New Zealand is on many people’s bucket list and its right where it should be. For many, being so far away, is a once-in-a-lifetime place to visit so, once you’re there, you try to make the most of it.
With stunning coastline and beaches, unique geothermal areas, primeval forests and snow-capped mountains, glaciers, fjords, the ever-changing scenery is attracting around 3 million people each year. From backpackers touring the country in small camper vans to all-inclusive package tourists, they all come to enjoy the spectacular scenery or to the push themselves to the limit in one of the many adventures New Zealand has to offer. It is considered, after all, the Adventure Capital of the World.
We spend two weeks and we did a combination of flying and driving. Of course, there wasn’t enough time to see everything we wanted, but of all the places we visited, some were really extraordinary.
Here is our list of top 10 places to visit in New Zealand:
It means “two lakes” is the Maori language and is Called the ‘Nature’s Spa of the South Pacific’, Rotorua is a geothermal wonderland and a Center of Maori Culture. Everything is steaming and bubbling around Rotorua.
Wai-O-Tapu is the star of the region with colorful mineral pools, smelly geysers and boiling mud.
There is also Te Puia with its famous Pohutu Geyser, but instead of paying the ticket to Te Puia, we recommend visiting the Whakarewarewa Thermal Village next door. You get great views over the geyser and learn a great deal about Maori life in the same time.
2. Glow worm caves
Glowworms are fascinating creatures, creating a glow in their tail to attract food and to defend themselves from being eaten. The hungrier they are, the brighter they glow. Small insects fly towards the light and get caught in the sticky threads (like beads), that dangle from the cavern roof like “fishing lines”. We learned that from the explanatory film presented at the end of the tour. Inside the cave is pitch-black and you can only see millions of green little dots on the roof of the cave. Glowworms never leave the cave.
There are many glowworm caves in New Zealand but Waitomo and the one in Te Anau are the most well-known. We chose the latter as it fitted better our itinerary.
The cave experience is truly magical. We weren’t allowed to take any photos inside the cave, but I found this amazing video that the guys from www.stokedforsaturday.com put so much effort into making.
3. Scenic route from Christchurch to Greymouth via Arthur Pass
If you have a rental (which you should) and want to do a loop of the South Island starting from Christchurch, there is no other way but through the Arthur Pass. In the past, the route was used by Maori tribes to go west looking for jade.
This is a magnificent 3 hour drive taking you through Canterbury Plains, Southern Alps, impressive limestone formations, rushing rivers, one-way bridges and lovely little towns.
The views of Lake Wakatipu, the snow-capped Remarkables Mountain Range and the whole area surrounding the small town contribute to making Queenstown one of the most visited sites in New Zealand.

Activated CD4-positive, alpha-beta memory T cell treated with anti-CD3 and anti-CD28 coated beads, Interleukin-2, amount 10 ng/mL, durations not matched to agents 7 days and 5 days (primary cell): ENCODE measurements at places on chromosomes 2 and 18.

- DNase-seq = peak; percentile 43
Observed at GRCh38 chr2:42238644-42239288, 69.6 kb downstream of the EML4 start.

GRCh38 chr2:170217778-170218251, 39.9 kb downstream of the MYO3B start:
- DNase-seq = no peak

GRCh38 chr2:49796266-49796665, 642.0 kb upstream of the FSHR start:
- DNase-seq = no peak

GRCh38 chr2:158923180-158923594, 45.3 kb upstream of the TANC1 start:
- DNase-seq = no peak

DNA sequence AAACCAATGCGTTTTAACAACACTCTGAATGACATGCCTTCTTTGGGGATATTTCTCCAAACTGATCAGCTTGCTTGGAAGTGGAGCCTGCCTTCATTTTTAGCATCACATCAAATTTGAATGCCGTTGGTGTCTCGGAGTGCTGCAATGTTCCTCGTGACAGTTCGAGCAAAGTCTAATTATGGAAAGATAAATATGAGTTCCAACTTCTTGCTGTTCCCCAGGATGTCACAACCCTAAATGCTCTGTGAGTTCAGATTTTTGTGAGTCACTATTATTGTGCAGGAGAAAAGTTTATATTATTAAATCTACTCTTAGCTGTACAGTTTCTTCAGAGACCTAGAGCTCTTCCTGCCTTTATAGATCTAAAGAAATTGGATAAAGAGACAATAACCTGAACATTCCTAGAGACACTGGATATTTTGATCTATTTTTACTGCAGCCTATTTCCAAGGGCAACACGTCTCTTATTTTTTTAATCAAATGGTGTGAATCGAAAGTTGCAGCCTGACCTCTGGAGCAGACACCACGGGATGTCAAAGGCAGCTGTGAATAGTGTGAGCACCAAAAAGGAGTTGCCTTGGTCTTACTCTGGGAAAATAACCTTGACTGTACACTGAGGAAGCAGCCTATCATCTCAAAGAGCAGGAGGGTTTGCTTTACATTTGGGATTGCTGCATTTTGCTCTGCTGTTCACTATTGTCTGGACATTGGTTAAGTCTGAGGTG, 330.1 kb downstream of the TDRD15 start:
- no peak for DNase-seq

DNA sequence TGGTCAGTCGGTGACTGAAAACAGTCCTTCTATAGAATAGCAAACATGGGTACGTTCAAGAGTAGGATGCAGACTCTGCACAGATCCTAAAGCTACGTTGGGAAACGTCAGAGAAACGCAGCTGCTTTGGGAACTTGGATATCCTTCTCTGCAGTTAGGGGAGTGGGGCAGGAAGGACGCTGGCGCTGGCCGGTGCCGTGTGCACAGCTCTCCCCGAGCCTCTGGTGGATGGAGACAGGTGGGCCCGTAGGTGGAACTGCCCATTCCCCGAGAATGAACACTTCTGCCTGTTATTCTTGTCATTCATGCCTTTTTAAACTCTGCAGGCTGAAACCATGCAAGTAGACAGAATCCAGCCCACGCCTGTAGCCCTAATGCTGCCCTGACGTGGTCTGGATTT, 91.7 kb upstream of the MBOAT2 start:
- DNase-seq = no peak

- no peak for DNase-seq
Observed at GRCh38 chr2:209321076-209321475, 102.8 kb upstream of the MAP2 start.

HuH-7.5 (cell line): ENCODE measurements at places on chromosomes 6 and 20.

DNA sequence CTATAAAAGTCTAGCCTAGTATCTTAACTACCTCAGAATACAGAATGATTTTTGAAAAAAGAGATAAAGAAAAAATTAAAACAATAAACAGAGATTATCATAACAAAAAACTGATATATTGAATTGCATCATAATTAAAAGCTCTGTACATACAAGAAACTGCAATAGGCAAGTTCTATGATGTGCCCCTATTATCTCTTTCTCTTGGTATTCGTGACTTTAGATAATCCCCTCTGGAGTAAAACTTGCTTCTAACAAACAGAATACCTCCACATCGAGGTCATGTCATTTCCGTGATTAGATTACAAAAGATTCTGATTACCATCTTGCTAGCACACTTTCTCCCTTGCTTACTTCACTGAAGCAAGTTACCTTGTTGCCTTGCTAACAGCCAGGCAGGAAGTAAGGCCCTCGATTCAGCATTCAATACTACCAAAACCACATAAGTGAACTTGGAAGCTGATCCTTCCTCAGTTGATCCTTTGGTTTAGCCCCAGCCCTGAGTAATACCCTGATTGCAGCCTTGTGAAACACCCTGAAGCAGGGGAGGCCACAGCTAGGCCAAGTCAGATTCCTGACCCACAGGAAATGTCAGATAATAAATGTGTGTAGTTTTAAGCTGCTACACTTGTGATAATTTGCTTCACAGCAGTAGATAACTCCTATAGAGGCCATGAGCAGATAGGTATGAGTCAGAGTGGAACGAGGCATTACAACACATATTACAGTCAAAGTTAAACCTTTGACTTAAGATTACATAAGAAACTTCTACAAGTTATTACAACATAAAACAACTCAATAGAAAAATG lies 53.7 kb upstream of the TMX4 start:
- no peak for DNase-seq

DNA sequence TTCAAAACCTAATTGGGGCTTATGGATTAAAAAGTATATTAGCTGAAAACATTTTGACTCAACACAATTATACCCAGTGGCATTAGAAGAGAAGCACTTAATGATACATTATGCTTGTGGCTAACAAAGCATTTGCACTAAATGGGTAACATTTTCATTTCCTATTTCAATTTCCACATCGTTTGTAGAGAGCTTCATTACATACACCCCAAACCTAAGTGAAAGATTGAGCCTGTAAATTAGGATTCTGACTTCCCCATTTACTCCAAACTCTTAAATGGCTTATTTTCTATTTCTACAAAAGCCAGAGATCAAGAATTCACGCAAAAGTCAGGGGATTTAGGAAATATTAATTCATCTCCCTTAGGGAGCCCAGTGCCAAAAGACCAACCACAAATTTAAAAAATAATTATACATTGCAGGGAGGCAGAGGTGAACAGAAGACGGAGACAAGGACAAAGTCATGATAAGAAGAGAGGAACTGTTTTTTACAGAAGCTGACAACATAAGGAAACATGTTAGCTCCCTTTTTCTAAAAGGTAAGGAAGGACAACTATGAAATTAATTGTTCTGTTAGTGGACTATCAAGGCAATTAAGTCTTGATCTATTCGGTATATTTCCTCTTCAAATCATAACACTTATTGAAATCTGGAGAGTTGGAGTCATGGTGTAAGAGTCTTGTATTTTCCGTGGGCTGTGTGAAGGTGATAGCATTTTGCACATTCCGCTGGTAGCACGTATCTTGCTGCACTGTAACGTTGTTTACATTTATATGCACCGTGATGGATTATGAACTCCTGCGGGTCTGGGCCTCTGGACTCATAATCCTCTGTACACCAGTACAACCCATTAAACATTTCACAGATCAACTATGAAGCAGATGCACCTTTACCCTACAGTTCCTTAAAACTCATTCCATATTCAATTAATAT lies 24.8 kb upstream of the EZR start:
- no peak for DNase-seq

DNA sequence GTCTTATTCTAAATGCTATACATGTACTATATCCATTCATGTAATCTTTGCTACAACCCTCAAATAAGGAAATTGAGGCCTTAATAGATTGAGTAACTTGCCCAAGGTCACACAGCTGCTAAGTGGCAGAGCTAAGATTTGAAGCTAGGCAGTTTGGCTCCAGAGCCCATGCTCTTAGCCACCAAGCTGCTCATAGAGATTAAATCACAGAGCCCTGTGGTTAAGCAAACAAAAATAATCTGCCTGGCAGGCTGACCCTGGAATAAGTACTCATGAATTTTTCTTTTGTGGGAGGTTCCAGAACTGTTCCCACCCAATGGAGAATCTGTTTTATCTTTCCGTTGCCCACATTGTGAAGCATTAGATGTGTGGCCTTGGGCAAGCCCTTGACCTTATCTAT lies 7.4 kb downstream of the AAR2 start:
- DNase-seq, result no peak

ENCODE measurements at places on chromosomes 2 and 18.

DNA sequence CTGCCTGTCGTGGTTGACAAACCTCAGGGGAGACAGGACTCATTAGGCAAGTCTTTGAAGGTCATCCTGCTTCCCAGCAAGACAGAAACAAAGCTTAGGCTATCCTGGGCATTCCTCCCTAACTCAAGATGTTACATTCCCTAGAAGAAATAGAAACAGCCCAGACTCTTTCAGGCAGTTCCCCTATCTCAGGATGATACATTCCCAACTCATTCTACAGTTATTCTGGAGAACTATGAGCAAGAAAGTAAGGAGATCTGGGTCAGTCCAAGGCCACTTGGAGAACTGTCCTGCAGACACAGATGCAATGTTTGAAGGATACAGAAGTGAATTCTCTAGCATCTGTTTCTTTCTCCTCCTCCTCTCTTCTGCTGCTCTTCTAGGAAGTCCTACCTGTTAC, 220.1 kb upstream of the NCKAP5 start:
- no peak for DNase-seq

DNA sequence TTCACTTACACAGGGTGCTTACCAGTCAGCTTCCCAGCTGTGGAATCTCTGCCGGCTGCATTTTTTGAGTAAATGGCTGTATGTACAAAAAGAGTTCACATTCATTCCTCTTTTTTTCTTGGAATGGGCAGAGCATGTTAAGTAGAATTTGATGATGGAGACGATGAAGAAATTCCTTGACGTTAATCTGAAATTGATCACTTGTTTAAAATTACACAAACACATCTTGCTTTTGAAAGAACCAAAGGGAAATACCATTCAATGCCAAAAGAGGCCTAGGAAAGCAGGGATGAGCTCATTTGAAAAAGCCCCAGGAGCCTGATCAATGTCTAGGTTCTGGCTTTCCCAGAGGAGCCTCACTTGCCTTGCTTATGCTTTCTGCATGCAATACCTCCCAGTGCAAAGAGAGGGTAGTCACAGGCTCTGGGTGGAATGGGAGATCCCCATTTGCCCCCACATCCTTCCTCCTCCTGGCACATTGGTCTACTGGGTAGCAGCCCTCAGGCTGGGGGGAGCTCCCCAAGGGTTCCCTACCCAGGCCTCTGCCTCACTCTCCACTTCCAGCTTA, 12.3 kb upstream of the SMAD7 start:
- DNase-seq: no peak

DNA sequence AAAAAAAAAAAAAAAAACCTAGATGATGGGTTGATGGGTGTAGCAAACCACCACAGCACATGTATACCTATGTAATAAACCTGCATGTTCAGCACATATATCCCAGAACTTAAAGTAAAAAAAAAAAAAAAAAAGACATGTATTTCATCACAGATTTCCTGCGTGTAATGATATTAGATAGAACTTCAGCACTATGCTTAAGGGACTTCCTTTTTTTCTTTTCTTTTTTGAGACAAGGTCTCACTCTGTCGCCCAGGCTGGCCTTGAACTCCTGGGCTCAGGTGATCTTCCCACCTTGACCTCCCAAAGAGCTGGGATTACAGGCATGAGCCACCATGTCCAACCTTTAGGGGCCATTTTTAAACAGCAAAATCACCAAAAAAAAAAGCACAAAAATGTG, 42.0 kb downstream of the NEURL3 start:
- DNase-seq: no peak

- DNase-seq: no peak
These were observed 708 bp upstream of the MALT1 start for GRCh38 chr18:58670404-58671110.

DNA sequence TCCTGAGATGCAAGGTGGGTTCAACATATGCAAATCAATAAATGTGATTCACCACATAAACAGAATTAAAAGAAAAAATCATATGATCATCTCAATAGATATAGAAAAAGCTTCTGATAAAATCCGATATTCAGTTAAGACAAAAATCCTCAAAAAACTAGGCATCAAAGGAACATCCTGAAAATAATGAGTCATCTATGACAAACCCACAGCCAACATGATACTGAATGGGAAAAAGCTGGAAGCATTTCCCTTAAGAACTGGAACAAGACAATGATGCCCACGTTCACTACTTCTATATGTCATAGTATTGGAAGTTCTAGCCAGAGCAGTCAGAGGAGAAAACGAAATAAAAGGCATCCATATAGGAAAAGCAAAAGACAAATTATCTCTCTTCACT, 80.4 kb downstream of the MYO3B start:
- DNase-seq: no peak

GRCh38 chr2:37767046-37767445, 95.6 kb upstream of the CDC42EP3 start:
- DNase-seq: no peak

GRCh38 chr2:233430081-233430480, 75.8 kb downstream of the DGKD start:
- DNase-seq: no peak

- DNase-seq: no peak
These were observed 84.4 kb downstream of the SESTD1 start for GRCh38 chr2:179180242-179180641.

The highlight of our stay in Queenstown was the scenic drive out to Glenorchy. The winding road around Lake Wakatipu is rated as one of the top 10 most spectacular drives in the world. It doesn’t take long to realize why most of the Lord of the Rings movie was shot in this area.
5. Milford Sound
This glacier shaped fjord (part of the Fiordland National Park) is on top of everyone’s list when it comes to visiting the South Island. The second option would be the Doubtful Sound, especially if you chose an overnight cruise. The beauty of this pristine place is beyond words, so is the 3 hour drive to get there from Te Anau.
We chose Real Journey for our cruise and we highly recommend it, even though I’m pretty sure that all the other companies are doing the exact same tour. It’s all down to the size of the boat and this is among the bigger ones.
6. Hobbiton Movie Set
I must confess: the tour was much better than I expected. Yes, it is frantic and rushed and you cannot wonder around the set on your own, but we were part of a smaller group and we had just enough time to take all the photos we wanted.
The place feels so realistic and you will be amazed by the attention to detail. Even if you’re not a huge fan of the Lord of the Rings/The Hobbit movies, you will feel as part of the fairy-tale. The only thing missing was the hobbits.
7. Aoraki/Mt Cook National Park
Mt Cook is New Zealand’s tallest mountain with peaks topping 3,700 meters located in the center of South Island. It is usually covered in clouds but we were so lucky to admire it on a perfectly clear sunny day.
The road along the Lake Pukaki is an introduction to the beauty yet to follow, with its milky blue water that seems to blend into the sky.
8. Franz Joseph and Fox Glaciers
These glaciers are not Perito Moreno but any glacier is worth the effort of trekking to the terminal face.
Both glaciers have been retreating a lot in recent years, so go and see them while they are still there.
Just half an hour out of town you’ll find Hokitika Gorge. Amazing turquoise water, fun swing bridge, and not filled with tourist buses, one of our favorite places in New Zealand. The color of the water comes from the suspended glacial till, so if you’re tempted to jump off the bridge or to take a swim, be warned, it’s really cold all year round.
A tiny harbor town just one hour drive from Christchurch, with a strong French influence and a star in the water: the hector dolphin. The smallest and the rarest dolphin in the world can only be found here.
We took a cruise trying to find then and not only that we saw them, but we discovered a wildlife way beyond our expectations.